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General Road Surface Question?

Discussion in 'General Motorcycling Discussion' at netrider.net.au started by Gustlik, Dec 17, 2007.

  1. I have not been riding for long (8 months) and was hoping for some enlightenment as to how riders deal with tar (Joel I think that’s what it is, but you are the road surface guru) sealed cracks on fast bends.



    I live three suburbs away from the Old Pacific Highway in Sydney, great road but its full of these patch up seals. Many corners consist of nothing but a web of these.

    Don’t get me wrong it’s a great road, but even when taking it at a nice leisurely cruising pace the rear wheel of the bike feels totally detached as it slides and hops over these seals. Going slower does not really decrease this. Does everyone get this feeling? Is it just a matter of overcoming it? Better tires? More lean/less? Psychological barrier more then anything else due to the lack of faith in my ride (its had too many problems for me to ever trust it)

    When getting back onto normal straight roads I still feel uneasy, the swingarm still feels loose. Like ice skating for a while then getting onto a normal surface and your feet still wanting to, well “skateâ€.

    Probably comes with more road experience but just want everyone’s take on this.

  2. don't stiffen up when you hit it, try and stay as relaxed as you can thus allowing the bike to move around underneath you.
  3. Less lean, more ass off seat, take it easy and smooth...and then nail it after you get over the bridge and are past Mooney Mooney! :grin:
  4. inadequate tire pressure start there :p , i have only done the old road a few times, but having said that i have never found any problems with the road surface well up til road warriors :grin:
  5. It's heaps worse the last few months, between Pie and the Mooney Mooney bridge it's all over the place, and especially fun when the sun's been nice enough to warm it up :shock: ...from there North it's sweet :grin:
  6. guess i will find out sunday :grin:
  7. HART Tullamarine's training concourse is covered in these things, and you do a whole bunch of tight cornering all over it... the slipping and sliding is unsettling, but prolly good training for the real world... :-s yeh, I'm not sure whether that's a good thing actually... while trying on new skills...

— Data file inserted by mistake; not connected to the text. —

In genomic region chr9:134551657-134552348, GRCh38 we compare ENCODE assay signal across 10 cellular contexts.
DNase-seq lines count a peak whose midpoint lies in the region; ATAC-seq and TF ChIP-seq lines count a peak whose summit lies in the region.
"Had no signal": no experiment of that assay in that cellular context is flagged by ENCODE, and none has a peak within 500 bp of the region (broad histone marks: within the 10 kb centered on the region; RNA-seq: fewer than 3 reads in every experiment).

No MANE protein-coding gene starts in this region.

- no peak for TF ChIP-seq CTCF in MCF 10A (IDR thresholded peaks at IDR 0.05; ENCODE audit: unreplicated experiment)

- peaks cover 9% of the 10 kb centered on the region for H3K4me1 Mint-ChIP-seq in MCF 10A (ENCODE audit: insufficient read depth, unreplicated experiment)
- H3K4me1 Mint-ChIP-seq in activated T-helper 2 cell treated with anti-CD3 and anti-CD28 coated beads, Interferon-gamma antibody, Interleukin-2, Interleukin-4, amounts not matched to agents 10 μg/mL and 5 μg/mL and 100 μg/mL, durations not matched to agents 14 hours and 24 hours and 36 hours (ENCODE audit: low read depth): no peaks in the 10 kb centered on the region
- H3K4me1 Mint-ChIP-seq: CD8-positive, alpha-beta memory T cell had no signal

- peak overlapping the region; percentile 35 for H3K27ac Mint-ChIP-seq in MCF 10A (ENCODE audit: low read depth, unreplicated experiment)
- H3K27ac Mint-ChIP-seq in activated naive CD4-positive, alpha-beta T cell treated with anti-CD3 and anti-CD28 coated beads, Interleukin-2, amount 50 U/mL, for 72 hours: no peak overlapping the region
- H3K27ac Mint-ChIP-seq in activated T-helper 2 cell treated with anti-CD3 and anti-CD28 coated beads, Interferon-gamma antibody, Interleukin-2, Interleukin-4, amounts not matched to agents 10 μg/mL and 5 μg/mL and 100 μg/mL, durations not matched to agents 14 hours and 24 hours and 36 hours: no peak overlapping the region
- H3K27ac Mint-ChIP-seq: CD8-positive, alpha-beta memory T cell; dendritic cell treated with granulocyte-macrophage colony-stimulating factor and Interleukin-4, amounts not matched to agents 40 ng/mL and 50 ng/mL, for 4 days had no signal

Prolly best to slow down a touch and like Stewy said, relax and let the bike move under you. The small slides are stopped by the tyre rolling forward and reconnecting with a grippy bit of surface.
  8. Front 33psi, Rear 36psi the bike has just been serviced last friday. New chain and sprocket too.

    Best bit is the stretch just outside Berowra (the enterance to the old road) and between Cowan and TPITS.

    TheYak: More ass got ya :)

    If it stops raining some time this month. Rotten weather.
  9. is your suspension set properly?
  10. The black snake sucks dog nuts.

    I (Yak has heard this 10K times) think the Old Pacific Hwy is a shit road. Not because the direction of travel and corners suck, but the abundant sea of black snakes. When it heats up and they look like liquid, there is no fun goin on that road @ 60km/h regardless of ass off seat and lesser lean angles, it's still shit. Not to mention the now 60km/h speed limit on most of it, just low enough to catch you doing 45+ over very easily.

    As a rule I never leave home for a run up to this road, the only time I will ride it is if we are heading onward to do the Putty (now there is a fantastic road). I have lost count how many times I have declined invites to go for a run on the Old Pacific Hwy. I would bypass it everytime if it weren't for others who want to traverse it enroute to the Putty.
  11. As far as I'm concerned the 'Old road' is dead....


    :cry: :cry:
  12. don't worry the freak is coming up, never have i hit sydney on the bike and not had decent weather, well maybe with exceptions when we done the bells line out to god knows where, but again the weather was resonable til we got to bathurst
  13. This type of "patch" work is known as "crack sealing". It is mainly there to stop water getting in between the layers of road surface and greateing potholes.

    This product however should not be used in the direction of traffic flow for 2 reasons.

    1, In the heat, it will lift and tack it self to tyres, and spread across the surface and come out of the cracks. Then allowing water to get in when it rains.

    2, In wet weather, these lines reflect just like line markings, and the mistaken lines can cause a head on.

    RTA has sent out memo's and the asphalt companies aswell have written studies on crack sealing.